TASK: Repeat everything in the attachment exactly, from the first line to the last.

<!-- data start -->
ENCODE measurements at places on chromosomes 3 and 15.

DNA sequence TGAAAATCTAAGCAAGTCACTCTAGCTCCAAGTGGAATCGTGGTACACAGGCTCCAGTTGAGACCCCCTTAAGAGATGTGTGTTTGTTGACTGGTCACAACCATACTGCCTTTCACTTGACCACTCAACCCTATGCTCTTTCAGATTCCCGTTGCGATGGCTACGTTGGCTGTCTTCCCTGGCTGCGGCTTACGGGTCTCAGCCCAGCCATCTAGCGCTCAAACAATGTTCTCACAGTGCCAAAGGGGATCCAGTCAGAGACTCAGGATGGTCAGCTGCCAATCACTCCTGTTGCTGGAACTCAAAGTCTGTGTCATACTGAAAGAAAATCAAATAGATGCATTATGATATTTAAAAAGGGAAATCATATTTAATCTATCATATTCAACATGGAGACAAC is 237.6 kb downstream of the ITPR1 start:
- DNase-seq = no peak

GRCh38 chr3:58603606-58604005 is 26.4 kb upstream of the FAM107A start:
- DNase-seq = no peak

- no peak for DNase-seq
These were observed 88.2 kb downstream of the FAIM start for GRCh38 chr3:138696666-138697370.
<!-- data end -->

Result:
ENCODE measurements at places on chromosomes 3 and 15.

DNA sequence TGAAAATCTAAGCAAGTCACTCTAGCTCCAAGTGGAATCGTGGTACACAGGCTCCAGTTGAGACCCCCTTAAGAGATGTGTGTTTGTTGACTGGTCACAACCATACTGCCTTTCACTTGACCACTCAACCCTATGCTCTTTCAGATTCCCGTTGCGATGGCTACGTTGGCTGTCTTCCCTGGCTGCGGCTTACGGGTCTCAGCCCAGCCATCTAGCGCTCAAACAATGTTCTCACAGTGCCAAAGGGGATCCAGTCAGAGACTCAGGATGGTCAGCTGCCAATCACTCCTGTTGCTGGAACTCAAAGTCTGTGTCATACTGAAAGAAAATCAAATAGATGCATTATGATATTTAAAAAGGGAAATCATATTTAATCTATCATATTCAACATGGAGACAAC is 237.6 kb downstream of the ITPR1 start:
- DNase-seq = no peak

GRCh38 chr3:58603606-58604005 is 26.4 kb upstream of the FAM107A start:
- DNase-seq = no peak

- no peak for DNase-seq
These were observed 88.2 kb downstream of the FAIM start for GRCh38 chr3:138696666-138697370.